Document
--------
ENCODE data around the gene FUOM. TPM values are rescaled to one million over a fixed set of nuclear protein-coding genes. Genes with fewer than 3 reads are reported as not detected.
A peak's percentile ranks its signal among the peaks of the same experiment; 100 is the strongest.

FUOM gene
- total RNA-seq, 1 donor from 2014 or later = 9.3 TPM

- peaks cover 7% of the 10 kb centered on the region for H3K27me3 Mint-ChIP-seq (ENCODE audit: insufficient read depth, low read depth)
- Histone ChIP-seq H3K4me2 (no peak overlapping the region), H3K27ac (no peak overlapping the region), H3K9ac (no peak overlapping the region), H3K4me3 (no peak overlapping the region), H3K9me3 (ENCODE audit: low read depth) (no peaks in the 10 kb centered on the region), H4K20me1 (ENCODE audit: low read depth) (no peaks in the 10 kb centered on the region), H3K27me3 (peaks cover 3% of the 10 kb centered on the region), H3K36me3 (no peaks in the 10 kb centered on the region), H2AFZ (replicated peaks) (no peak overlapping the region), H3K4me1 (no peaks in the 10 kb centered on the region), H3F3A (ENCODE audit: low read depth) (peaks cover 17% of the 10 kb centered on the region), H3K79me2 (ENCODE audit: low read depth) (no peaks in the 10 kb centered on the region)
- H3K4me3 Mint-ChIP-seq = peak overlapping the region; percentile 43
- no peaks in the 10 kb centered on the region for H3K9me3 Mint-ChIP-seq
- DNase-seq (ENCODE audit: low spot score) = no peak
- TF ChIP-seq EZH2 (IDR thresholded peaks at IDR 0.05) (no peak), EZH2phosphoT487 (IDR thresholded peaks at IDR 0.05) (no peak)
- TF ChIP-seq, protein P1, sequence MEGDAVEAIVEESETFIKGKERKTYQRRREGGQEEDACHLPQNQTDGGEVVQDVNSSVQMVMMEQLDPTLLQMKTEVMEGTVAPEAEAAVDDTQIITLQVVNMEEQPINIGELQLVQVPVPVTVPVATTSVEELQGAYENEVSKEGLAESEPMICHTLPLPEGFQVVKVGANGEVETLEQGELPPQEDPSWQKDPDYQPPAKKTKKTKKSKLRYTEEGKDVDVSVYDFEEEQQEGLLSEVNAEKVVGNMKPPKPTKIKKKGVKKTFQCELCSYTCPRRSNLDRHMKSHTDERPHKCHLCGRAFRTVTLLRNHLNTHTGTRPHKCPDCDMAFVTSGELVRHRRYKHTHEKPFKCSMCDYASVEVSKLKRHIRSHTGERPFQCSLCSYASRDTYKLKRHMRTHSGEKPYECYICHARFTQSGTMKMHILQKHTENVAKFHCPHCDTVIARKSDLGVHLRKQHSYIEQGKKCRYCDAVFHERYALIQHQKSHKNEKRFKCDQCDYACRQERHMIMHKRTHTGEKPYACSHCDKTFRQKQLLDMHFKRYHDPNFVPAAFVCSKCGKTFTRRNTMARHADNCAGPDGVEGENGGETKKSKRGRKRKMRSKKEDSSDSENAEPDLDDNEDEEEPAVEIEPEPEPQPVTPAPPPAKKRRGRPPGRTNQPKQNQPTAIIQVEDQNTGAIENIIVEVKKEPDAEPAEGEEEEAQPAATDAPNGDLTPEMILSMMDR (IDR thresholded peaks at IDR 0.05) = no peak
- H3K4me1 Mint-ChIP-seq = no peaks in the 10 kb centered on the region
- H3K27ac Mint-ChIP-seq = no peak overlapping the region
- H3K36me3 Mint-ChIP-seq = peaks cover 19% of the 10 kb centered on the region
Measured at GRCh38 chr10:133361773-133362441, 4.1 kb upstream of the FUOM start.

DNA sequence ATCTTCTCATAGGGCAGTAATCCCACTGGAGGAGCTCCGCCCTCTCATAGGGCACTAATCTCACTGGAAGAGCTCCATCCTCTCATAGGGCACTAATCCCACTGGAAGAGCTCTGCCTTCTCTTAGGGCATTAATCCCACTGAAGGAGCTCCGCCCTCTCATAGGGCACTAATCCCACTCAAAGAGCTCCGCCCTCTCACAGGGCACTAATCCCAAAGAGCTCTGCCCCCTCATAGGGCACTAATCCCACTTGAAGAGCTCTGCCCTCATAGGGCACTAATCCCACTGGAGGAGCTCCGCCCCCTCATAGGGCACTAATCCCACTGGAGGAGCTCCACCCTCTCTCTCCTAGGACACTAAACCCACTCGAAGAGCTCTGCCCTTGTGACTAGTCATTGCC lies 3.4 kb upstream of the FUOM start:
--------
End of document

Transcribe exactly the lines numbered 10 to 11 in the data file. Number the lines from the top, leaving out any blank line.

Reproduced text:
- TF ChIP-seq EZH2 (IDR thresholded peaks at IDR 0.05) (no peak), EZH2phosphoT487 (IDR thresholded peaks at IDR 0.05) (no peak)
- TF ChIP-seq, protein P1, sequence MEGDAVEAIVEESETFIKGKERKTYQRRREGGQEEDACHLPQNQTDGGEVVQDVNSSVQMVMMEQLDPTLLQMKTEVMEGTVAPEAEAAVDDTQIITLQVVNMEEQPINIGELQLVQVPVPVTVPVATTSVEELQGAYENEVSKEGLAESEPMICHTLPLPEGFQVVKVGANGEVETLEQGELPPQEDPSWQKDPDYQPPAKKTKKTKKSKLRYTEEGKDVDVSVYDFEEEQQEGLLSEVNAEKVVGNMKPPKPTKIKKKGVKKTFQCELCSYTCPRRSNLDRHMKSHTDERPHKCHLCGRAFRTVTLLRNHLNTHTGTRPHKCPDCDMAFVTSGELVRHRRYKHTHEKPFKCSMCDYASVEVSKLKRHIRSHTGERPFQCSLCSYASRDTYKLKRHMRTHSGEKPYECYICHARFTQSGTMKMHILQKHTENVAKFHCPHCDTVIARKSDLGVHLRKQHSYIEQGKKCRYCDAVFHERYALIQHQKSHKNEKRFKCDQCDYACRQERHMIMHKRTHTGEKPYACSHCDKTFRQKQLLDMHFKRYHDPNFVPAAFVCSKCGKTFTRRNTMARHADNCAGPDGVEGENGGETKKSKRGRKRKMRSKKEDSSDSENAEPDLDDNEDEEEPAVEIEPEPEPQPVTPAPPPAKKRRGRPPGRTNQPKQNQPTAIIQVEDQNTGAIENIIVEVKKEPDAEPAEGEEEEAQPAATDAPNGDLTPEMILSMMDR (IDR thresholded peaks at IDR 0.05) = no peak